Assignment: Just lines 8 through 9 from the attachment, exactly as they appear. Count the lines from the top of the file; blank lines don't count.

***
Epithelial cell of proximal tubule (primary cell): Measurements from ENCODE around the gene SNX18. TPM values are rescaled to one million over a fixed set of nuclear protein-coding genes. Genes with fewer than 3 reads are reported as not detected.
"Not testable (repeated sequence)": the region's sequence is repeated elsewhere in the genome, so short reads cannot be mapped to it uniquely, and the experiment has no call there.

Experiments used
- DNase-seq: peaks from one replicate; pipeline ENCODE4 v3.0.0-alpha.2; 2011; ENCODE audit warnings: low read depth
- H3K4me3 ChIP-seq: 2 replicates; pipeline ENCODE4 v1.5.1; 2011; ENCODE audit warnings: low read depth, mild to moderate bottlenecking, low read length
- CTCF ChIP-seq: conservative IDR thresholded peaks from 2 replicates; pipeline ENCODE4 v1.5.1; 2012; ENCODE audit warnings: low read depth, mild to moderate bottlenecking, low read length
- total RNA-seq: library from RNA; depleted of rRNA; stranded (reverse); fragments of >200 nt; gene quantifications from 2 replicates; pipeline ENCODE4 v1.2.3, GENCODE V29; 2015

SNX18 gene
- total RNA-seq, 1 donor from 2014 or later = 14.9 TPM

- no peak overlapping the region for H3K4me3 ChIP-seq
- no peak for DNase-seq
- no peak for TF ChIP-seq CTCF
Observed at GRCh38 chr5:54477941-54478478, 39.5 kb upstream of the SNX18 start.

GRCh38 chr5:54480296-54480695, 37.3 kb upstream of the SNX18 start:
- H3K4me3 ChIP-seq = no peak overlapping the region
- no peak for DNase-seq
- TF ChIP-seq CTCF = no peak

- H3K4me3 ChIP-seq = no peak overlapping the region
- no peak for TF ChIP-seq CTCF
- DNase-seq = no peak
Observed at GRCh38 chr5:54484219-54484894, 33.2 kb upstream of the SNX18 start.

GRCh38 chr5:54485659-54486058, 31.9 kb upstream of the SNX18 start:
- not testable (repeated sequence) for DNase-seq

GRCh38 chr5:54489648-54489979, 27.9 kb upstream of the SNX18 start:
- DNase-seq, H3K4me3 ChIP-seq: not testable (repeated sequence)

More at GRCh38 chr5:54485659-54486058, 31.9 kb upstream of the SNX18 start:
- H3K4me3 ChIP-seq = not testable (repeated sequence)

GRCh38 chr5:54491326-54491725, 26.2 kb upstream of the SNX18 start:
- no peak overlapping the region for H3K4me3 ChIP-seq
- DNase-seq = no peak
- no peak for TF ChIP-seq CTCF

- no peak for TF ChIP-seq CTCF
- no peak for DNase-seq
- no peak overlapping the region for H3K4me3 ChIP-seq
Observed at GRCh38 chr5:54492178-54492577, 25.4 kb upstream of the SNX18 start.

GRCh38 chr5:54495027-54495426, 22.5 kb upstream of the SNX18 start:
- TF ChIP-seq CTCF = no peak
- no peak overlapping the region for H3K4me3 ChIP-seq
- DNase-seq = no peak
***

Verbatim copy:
SNX18 gene
- total RNA-seq, 1 donor from 2014 or later = 14.9 TPM